its whats at the end that counts, or different state laws/standards on
what can be sent / received ?


Generator might not be sufficient at one end to supply the local and
remote loads, but in the reverse situation the generator is adequate.
same with the switchgear at one end to handle the function, compared
to the other.


I doubt its likely - but its maybe possible that it depends where it
enters the system,  it might run directly from a power station at end
A and straight TO a substantial LOAD at end B, (meaning full power can
be sent straight to the load at B from station A if available) before
it can get to the power station at end B  The power station at end B.
(on the other side of the load - and the load can't be switched out,
and the wire through it isnt capable of carrying power to both the
load it passes through and the load at end A

IE:

LOAD A <--------  GEN A <----------------> LOAD B <--------- GENB


Therefore all that can be sent back to end A - is generating capacity
of B less the load at end B in the middle of the line. if there is no
need for a higher current than specified to ever flow from B to A then
no need to upgrade the cable through load B  ?


Might be a shitload of greenies at one end running endless CFL's and
TOTALLY stuffing the power factor (derating the line carrying capacity
in one direction) too ;)



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wires don't but if it's a DC line the inverters at each end may differ
in capacity (or even presence).



Re: Transmission Line power Ratings.

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Thanks for the responses.
In this case its AC , and its the actual power line and the sub
station equipment at each end of the line thats the problem, not the
generating capacity.
When the line was first built it was 500 MW in both directions , but
has been slowly derated over the years but in only the one direction.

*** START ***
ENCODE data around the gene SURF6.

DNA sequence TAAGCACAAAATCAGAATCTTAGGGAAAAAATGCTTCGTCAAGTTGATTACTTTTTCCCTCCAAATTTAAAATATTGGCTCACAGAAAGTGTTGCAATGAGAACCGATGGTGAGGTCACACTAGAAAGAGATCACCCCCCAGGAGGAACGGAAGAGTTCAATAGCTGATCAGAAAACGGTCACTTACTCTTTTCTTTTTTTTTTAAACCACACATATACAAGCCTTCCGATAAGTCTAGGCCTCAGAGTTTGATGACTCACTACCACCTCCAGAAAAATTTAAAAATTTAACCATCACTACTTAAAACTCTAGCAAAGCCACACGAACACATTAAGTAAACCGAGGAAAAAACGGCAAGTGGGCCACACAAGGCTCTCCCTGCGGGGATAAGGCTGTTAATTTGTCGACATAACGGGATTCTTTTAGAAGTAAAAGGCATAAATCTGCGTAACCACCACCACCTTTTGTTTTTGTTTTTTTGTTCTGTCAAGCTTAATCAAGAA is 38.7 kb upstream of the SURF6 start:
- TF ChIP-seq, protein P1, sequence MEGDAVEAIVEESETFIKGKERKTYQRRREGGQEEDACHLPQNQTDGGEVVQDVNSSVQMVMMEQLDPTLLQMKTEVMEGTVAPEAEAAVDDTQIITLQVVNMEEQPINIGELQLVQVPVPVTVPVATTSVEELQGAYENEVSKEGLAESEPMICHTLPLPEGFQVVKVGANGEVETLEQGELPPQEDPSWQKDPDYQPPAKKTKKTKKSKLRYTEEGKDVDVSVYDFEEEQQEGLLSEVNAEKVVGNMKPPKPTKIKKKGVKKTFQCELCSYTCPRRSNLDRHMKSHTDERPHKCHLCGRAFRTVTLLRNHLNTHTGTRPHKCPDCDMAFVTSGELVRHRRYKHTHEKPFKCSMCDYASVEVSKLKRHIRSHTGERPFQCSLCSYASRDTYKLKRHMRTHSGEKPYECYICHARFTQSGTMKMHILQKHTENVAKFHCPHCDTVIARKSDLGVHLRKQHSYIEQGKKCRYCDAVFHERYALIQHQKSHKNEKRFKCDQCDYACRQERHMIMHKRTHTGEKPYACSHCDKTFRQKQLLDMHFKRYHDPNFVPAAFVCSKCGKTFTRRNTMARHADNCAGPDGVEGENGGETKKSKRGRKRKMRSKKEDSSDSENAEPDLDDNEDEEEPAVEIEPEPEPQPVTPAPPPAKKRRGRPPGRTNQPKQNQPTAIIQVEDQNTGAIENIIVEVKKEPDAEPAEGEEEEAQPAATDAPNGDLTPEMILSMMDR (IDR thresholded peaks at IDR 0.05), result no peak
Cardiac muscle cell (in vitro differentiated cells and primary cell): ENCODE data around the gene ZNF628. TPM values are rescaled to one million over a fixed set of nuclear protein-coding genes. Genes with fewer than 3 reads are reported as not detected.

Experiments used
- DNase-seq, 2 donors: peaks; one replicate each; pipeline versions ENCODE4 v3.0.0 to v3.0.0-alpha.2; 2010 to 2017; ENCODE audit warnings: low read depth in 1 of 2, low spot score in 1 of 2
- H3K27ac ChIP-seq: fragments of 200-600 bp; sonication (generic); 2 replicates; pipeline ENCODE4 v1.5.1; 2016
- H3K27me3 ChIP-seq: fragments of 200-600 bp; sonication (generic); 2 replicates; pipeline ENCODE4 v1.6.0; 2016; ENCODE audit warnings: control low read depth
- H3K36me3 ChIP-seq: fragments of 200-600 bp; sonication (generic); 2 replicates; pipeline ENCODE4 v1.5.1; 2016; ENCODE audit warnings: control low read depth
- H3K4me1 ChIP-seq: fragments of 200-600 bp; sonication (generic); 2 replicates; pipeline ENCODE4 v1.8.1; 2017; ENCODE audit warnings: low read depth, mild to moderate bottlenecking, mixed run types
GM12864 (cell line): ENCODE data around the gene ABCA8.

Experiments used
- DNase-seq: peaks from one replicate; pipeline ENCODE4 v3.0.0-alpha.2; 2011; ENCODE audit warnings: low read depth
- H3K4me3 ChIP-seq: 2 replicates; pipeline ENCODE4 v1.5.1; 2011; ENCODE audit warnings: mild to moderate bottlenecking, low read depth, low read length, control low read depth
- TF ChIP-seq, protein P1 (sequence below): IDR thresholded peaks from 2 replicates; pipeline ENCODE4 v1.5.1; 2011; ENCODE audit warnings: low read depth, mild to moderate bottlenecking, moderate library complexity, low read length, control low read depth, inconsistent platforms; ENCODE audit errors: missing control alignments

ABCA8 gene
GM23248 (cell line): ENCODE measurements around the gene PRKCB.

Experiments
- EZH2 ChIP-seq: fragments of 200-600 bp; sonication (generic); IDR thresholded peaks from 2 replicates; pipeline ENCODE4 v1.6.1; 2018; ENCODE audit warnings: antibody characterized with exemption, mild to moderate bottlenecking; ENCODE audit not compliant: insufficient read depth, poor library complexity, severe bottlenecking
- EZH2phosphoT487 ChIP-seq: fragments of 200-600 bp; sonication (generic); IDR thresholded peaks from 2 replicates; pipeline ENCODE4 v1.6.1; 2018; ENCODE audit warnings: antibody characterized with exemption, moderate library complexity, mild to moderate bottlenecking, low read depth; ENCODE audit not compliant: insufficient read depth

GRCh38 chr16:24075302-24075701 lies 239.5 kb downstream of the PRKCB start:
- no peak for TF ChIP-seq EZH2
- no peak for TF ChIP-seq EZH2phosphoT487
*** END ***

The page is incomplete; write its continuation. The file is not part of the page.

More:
Thats what seemed bizzarre.


Re: Transmission Line power Ratings.

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These systems are always complex, a lot more than a single transformer at
each end and a piece of wire. You're likely to find a number of parallelled
feeds/loads at each end, with different abilities to supply or absorb, and
different conditions outside that, such as protection settings and load
characteristics. If you want to extend that to conspiracy theories, there
are plenty of technical factors that a commercial supplier can invoke of
they want to constrain the power they deliver for 'other' reasons, such as
getting more dough by selling it somewhere else.



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It's probably politics and big-business at play then.
Just like the California power crisis
http://en.wikipedia.org/wiki/California_electricity_crisis

Dave.

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They used Monster cable ?

Graham



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It might not be a limit so much as a constraint. One issue is what
happens to the system if the line trips out. If 500MW were being supply
to SA over the line and it were to trip, that would mean SA suddenly
lost 17% of of its power (at peak time today). This may be more than the
system could handle. Since Victoria uses much more power, a loss of
500MW would not be so significant.

Sylvia.